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12/21/2016
Nebraska Supreme Court Says Gun In A U-Haul Requires Permit
If a gun is in a vehicle, even outside of reach, it constitutes concealed carry under Nebraska Supreme Court ruling.

Joseph Senn
The Nebraska Supreme Court just made it harder for gun owners to drive through the state without running afoul of the law. The justices unanimously ruled Friday that a driver must have a concealed carry permit even when his gun is stored in an inaccessible part of the vehicle -- a precedent that may leave SUV owners with limited travel options.

The justices set the new standard while reviewing the case of Joseph D. Senn Jr, who was behind the wheel of a U-Haul on October 4, 2014 with a 9mm pistol in a box, tucked away on the back passenger side of the moving truck, out of reach under a pile of clothes.

The Richardson County Sheriff stopped Senn in response to a 911 call about a domestic dispute involving a gunshot. A jury cleared Senn of serious felony charges related to the incident, but jurors did uphold against him a single count of illegally carrying a concealed weapon.

In searching the U-Haul, a sheriff's deputy saw the distinct blue box used by pistol manufacturers behind the passenger's seat, against the rear wall of the cabin. The state Court of Appeals found it absurd to think Senn violated the Nebraska law that prohibits carrying a weapon "on or about one's person" because the gun was outside the driver's reach. The high court did not like this reasoning.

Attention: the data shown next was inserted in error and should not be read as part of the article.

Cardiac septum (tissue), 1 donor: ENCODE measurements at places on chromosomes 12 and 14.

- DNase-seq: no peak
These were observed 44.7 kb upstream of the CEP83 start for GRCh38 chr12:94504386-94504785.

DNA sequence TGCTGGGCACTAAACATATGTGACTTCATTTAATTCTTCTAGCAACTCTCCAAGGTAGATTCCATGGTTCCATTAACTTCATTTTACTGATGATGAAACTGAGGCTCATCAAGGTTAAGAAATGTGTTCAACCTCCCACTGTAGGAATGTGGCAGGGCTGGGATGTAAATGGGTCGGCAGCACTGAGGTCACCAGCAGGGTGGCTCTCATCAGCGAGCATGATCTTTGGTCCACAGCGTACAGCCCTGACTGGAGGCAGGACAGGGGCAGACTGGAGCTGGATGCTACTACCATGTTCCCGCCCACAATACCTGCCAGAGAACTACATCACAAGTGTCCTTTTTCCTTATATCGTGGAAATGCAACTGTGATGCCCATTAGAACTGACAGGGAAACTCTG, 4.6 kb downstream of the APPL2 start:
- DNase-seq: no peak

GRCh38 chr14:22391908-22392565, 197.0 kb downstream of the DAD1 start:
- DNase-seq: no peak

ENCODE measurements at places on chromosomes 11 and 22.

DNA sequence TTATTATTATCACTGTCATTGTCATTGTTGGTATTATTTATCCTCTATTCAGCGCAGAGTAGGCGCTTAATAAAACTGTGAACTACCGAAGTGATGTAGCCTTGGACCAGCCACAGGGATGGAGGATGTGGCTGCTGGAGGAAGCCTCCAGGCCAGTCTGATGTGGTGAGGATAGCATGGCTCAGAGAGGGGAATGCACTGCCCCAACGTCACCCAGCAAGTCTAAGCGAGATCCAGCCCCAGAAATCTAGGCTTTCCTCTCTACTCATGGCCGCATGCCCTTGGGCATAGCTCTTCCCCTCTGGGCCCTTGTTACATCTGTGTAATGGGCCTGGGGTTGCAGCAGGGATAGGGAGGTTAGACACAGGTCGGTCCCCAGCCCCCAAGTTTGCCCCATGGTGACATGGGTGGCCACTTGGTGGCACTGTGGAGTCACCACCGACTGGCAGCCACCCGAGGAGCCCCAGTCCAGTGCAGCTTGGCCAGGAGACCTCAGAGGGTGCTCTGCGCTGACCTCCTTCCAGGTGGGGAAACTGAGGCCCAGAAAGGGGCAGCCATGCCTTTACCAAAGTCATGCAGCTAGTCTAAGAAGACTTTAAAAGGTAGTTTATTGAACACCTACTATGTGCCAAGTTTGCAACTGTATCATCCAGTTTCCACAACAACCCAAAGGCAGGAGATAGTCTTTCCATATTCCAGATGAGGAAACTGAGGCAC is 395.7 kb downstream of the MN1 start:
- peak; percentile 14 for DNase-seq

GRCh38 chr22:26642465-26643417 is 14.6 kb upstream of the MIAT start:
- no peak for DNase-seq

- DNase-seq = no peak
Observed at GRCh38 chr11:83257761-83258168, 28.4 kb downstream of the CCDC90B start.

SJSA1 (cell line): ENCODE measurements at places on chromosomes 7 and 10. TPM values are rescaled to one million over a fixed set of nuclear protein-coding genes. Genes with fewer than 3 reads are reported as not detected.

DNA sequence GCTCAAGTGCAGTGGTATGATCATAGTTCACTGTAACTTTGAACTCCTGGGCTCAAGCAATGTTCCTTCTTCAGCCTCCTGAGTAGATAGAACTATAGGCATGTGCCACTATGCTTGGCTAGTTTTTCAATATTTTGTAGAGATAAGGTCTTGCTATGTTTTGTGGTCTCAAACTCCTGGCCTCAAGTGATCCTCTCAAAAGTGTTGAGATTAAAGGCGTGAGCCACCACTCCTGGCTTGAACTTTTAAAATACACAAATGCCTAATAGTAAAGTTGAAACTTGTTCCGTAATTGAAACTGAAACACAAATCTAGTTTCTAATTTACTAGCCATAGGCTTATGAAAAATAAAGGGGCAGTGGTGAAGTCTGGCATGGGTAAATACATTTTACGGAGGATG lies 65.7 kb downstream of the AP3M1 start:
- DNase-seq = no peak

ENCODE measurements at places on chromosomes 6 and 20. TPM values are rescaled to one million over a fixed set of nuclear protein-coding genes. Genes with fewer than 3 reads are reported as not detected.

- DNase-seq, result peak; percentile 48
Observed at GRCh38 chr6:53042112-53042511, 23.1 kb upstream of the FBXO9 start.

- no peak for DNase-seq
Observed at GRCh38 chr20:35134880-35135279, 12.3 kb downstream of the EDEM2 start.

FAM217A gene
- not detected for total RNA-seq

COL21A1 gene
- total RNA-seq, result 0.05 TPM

"The Court of Appeals relied on testimony establishing that Senn could not reach the handgun while driving, but that testimony did not speak to whether he could have reached it in other driving situations, such as while the vehicle was stopped," Justice Max J. Kelch wrote for the court. "Neither Section 28-1202 nor case law requires that the weapon be within the defendant's reach while driving in order to be considered 'on or about his person.'"

The justices argued that jurors had enough evidence to decide that the gun was "on or about" Senn's person, even though it was outside of his reach while driving.

"Only where evidence lacks sufficient probative value as a matter of law may an appellate court set aside a guilty verdict as unsupported by evidence beyond a reasonable doubt," Justice Kelch explained.

A copy of the ruling is available in a 200k PDF file at the source link below.

Source: PDF File Nebraska v. Senn (Nebraska Supreme Court, 12/16/2016)



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